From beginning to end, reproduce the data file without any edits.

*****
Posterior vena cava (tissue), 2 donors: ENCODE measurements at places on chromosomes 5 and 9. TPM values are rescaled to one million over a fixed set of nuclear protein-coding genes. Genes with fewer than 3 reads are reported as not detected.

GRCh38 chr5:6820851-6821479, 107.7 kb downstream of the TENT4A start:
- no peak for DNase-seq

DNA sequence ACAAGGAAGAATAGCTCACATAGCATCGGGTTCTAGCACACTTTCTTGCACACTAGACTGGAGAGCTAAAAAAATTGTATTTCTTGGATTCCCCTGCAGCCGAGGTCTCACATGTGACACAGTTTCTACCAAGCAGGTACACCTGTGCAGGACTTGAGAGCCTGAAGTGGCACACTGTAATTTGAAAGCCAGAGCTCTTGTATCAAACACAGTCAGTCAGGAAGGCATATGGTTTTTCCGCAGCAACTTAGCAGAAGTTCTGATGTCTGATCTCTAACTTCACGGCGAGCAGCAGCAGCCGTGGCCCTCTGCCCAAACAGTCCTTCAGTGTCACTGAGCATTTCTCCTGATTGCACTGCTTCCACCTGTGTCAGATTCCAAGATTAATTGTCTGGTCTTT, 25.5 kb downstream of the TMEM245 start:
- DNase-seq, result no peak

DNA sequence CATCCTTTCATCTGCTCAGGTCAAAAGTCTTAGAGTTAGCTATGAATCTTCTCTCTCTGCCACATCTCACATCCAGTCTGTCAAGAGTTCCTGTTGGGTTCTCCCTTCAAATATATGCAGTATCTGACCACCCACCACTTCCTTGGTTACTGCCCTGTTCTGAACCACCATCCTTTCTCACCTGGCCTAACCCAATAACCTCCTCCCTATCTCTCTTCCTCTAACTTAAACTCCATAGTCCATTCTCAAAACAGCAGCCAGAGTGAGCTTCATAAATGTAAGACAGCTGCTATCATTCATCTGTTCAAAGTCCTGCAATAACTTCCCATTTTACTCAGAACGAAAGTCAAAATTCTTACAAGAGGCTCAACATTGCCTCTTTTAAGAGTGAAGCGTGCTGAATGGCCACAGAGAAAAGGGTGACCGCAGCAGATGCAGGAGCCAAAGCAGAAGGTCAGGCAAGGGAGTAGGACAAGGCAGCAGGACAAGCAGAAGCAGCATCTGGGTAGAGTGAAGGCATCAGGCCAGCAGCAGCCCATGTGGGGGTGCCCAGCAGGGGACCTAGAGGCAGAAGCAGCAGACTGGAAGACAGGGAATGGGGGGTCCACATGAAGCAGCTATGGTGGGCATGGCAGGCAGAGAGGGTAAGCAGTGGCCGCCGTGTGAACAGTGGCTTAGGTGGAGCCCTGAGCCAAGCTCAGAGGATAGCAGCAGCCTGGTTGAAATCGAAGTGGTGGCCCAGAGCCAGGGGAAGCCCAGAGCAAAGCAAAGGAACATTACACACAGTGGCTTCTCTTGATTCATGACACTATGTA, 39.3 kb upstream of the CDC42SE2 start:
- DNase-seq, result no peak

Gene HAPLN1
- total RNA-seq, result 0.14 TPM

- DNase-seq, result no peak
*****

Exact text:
Posterior vena cava (tissue), 2 donors: ENCODE measurements at places on chromosomes 5 and 9. TPM values are rescaled to one million over a fixed set of nuclear protein-coding genes. Genes with fewer than 3 reads are reported as not detected.

GRCh38 chr5:6820851-6821479, 107.7 kb downstream of the TENT4A start:
- no peak for DNase-seq

DNA sequence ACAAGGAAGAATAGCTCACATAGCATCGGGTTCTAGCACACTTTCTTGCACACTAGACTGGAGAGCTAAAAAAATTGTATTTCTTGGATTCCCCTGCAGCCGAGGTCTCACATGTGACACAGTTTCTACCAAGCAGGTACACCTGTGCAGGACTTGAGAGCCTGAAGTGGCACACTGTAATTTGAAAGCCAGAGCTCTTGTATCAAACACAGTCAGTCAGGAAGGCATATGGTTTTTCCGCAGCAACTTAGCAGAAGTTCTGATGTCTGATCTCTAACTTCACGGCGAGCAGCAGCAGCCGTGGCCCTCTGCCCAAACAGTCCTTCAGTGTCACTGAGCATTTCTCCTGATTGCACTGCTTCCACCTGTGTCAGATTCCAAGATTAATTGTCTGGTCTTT, 25.5 kb downstream of the TMEM245 start:
- DNase-seq, result no peak

DNA sequence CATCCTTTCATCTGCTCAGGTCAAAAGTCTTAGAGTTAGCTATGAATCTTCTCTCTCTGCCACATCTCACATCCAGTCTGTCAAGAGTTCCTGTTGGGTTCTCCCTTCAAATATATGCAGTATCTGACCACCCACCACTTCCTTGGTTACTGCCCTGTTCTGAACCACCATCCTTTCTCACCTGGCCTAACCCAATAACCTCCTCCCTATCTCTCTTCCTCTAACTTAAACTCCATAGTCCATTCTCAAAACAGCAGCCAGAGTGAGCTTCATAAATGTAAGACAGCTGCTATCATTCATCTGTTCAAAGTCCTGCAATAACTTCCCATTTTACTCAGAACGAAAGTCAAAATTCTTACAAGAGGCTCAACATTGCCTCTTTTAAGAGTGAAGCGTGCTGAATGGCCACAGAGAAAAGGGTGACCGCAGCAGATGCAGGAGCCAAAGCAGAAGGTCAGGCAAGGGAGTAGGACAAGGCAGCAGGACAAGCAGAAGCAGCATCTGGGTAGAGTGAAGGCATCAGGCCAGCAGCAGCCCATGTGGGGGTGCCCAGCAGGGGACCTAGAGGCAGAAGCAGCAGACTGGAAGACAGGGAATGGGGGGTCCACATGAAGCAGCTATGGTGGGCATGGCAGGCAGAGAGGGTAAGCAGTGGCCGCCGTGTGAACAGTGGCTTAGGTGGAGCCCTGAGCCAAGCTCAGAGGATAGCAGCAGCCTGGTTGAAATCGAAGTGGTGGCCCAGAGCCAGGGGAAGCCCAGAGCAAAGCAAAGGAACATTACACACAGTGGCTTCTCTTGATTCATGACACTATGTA, 39.3 kb upstream of the CDC42SE2 start:
- DNase-seq, result no peak

Gene HAPLN1
- total RNA-seq, result 0.14 TPM

- DNase-seq, result no peak